23 May 2018Hot off the Press
Image credit: Australian Associated Press
Chinese-Australian businessman, Chau Chak Wing, funded the bribery of former UN General Assembly President, John Ashe, Federal Parliament heard on Tuesday evening.
Using parliamentary privilege, Liberal MP Andrew Hastie, who chairs the security and intelligence committee, said Mr Chau forked out $200,000 to bribe Mr Ashe, identifying him as “Co-conspirator 3 or CC-3” in reference to a court indictment.
Mr Hastie said it was during discussions with US authorities about espionage and foreign interference legislation that he confirmed the “long-suspected identity of CC-3”.
Mr Hastie said:
“The same man who co-conspired to bribe the United Nations president of the General Assembly, John Ashe. The same man with extensive contacts in the Chinese Communist Party, including the United Front. I share it with the house because I believe it to be in the national interest. My duty, first and foremost, is to the Australian people and the preservation of the ideals and democratic traditions of our Commonwealth. That tradition includes a free press.”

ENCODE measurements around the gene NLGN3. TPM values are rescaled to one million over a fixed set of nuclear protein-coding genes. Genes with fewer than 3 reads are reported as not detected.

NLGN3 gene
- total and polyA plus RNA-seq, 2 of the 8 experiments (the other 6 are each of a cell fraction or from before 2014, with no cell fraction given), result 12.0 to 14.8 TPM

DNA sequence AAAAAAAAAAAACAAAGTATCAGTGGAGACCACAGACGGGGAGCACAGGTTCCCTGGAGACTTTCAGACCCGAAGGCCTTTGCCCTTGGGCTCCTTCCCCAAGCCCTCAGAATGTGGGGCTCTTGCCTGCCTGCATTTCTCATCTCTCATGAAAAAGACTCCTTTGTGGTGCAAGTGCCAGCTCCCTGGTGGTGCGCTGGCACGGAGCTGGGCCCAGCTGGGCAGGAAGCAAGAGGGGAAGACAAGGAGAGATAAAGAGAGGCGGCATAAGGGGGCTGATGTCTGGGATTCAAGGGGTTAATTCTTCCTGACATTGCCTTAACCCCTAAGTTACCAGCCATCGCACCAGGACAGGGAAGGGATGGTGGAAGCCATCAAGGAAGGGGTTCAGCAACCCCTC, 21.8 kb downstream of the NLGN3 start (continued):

Mr Hastie tabled a “sensitive” US State Department cable from 2007 which allegedly reveals Mr Chau’s “close contact with the United Front, the influence arm of the Chinese Communist Party”.
He went on to detail Mr Chau’s connection to Australia by confirming the businessman’s dual citizenship and donations he has made.
Mr Hastie told Parliament:
“He has also been a very significant donor to both of our major political parties. He has given more than $4 million since 2004. He has also donated $45 million to universities in Australia. The Australian press has reported these matters and others and have been sued for defamation by CC-3. CC-3 disputes a number of the reported allegations. The merits of these defamation cases are appropriately left for a court. My concern is that defamation cases can have a chilling effect on our free press.”
Mr Hastie accused China’s ruling Communist Party of trying to influence Western Democracies and Australia specifically by covertly interfering “with our media, our universities and also influence our political processes and public debates.”
Mr Chau is yet to respond to these fresh allegations, but has previously denied accusations of wrong-doing.